It is so conspicuously missing that it rings in my head. Could it be one of the last two names not listed yet? Perhaps my reaction is because I know him personally? I think about it again. No, something is wrong.
Let me admit straightaway that I have no authority to be a good and unbiased judge on this matter, but what is obvious is obvious. You cannot miss the exploits of Lee Evans from the crowd of athletics achievements of the early days till the watershed of Munich in 1972 when sports assumed a new dimension in the world!
Lee easily meets the two criteria set by the IAAF.
In 1968, in the rarified atmosphere of Mexico, he ran like no one had ever done before him in the longest of the sprints events - the 400 metres. Many years later when I finally met him he told me that running was like dancing to him. It was that easy and natural. He also told me about how comfortable and confident he was about winning every race he ran in at the time that at the end of one of those races, even in his completely exhaustive state, trying hard to stay on his feet and catch his breath, he would still find time to 'glide' around, dragging his feet in a show-off shuffle that became his signature! Lee Evans left a mark everywhere he ran.
At the Mexico Olympics he not only won the Olympic Gold medal in the 400 metres event in a new world record time, he also anchored the USA 4 X 400 relay quartet to win another Gold medal and set a second new world record time! So phenomenal was his performance that he was the first human to run the 400 metres below 44 seconds, and his 43.86 seconds (I hope I am right) record remained one of the longest unbroken in track and field history. It took 20 years to find another human being that would touch it. That honour belongs to Michael Johnson who is listed in the Hall of Fame!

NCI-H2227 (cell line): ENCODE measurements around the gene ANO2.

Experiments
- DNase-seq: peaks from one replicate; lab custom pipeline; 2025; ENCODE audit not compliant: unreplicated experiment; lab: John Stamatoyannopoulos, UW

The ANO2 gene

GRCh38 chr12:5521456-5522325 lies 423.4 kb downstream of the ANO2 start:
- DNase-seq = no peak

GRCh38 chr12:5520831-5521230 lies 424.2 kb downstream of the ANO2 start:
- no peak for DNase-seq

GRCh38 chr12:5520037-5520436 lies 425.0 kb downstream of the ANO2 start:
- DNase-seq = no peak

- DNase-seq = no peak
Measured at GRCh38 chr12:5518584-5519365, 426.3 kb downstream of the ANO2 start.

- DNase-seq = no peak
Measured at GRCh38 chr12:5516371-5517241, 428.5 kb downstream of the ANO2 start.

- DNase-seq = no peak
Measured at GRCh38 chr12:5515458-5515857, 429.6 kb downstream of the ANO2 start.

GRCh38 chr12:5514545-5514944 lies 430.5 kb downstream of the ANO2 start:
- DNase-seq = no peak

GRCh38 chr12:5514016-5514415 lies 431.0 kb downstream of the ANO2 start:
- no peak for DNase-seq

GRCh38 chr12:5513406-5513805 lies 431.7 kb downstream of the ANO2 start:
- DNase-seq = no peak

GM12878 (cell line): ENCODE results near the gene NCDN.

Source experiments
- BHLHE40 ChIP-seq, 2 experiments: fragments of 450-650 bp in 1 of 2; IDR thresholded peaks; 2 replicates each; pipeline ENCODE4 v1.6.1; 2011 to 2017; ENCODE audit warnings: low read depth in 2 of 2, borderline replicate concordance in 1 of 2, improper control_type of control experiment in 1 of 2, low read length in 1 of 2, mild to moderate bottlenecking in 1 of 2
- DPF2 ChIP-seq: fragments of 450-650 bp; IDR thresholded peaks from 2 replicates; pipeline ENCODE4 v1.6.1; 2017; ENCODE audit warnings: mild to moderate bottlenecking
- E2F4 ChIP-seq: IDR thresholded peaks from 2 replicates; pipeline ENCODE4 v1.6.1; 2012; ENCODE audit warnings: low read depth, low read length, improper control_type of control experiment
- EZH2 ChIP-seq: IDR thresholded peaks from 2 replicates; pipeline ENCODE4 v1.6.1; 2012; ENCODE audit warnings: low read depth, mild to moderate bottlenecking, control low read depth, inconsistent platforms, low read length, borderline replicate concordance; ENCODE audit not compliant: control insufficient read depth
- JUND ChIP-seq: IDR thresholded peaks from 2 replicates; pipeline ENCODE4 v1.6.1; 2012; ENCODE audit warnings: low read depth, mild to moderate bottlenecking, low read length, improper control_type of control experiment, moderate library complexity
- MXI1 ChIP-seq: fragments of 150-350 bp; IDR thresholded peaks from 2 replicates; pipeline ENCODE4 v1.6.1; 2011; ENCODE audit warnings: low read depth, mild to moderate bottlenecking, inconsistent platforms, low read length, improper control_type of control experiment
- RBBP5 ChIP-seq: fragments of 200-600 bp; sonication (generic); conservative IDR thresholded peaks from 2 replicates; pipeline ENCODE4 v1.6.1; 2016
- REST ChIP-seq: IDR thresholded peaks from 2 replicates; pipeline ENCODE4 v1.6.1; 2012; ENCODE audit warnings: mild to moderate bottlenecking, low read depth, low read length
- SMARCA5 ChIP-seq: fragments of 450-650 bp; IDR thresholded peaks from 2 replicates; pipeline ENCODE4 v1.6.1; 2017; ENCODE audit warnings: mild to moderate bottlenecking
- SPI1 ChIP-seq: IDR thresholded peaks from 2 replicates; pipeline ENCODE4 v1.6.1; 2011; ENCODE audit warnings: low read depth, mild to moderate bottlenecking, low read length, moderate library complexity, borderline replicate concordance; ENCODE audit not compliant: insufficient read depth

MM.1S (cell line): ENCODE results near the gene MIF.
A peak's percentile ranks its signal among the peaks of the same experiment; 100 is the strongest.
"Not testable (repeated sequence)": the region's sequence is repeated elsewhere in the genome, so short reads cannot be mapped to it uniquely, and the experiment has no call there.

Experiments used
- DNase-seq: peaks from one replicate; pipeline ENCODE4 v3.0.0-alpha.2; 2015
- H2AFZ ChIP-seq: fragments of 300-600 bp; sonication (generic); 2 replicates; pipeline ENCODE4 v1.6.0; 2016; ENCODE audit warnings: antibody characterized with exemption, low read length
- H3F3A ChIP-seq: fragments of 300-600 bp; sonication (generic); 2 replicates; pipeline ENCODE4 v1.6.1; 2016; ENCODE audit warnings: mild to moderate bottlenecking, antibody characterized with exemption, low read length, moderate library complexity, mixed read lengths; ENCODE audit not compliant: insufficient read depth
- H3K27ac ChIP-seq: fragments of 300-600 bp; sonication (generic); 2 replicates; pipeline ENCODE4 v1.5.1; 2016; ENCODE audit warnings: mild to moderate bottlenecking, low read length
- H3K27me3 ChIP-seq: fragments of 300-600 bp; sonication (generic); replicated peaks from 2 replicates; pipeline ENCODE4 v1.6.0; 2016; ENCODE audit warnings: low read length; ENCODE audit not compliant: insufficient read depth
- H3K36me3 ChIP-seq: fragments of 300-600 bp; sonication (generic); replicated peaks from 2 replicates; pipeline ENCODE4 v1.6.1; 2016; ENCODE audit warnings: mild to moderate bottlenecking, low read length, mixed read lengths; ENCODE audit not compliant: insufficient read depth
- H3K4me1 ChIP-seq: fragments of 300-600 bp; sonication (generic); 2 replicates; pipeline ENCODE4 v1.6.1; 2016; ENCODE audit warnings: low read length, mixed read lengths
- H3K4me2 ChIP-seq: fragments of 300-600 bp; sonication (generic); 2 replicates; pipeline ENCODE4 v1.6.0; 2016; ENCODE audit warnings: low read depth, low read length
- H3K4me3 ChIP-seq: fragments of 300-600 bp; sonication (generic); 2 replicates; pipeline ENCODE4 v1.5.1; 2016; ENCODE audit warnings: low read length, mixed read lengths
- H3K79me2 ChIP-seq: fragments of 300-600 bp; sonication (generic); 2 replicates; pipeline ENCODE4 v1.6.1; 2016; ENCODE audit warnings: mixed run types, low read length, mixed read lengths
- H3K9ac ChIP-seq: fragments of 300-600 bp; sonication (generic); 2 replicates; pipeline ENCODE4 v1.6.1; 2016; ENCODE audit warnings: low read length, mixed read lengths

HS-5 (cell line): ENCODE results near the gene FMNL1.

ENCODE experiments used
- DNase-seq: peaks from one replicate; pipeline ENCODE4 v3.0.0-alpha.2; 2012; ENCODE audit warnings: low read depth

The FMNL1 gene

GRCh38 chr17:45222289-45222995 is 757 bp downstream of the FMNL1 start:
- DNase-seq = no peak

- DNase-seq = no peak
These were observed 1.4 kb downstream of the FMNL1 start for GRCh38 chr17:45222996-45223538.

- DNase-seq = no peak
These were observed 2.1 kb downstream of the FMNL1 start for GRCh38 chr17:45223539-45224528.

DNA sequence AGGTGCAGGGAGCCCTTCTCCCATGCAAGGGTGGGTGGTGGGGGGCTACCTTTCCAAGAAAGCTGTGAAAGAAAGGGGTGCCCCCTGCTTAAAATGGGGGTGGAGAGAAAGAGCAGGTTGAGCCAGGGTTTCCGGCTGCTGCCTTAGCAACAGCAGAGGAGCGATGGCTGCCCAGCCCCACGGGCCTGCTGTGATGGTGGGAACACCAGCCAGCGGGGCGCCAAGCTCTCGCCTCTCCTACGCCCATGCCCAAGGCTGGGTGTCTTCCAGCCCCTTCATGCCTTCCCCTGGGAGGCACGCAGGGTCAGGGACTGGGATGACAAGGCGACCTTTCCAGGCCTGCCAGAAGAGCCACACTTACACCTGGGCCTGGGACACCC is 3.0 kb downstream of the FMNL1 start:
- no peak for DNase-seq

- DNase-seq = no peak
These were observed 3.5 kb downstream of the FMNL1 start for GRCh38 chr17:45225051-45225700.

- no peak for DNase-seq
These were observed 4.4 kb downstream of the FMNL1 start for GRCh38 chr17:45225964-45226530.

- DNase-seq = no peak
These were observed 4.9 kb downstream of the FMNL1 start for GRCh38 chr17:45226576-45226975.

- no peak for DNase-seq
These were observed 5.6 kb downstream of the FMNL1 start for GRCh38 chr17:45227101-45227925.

I have had the privilege of watching several of Lee's races in recorded film and television and I have been amazed by the poetry of his running style, swinging head from side to side on his lean lanky body that dips with both hands flung backwards at the finish line.
He confessed to me that his dipping technic, new at the time, won him many a race during his career. Lee Evans was at two Olympic games, won two Olympic Gold medals and set two world records. These are rare feats at any time in the history of mankind! So, whats the problem?
Since retiring from track and field as an athlete Lee Evans has remained on the track, a journeyman of athletics, travelling around the world, particularly in Africa, teaching young people how to run.
Those who know him attest that he has been one of the best track and field coaches in the world! He has worked extensively in the USA for several universities, in East Africa, in the Middle East, and mostly in West Africa, including Nigeria!
Lee Evans has been a great ambassador of sport and a 'silent' worker for track and field.
I know not why he is not in the inaugural list of awardees for the Athletics Hall of Fame, but I know for sure that he deserves to be there even now. One day soon, he will surely be remembered and accorded his rightful place and honour in the world of track and field athletics!
Lee Evans is presently in Nigeria, recruited recently by the Lagos State government to reinforce its re-birth of the athletics tradition in the State.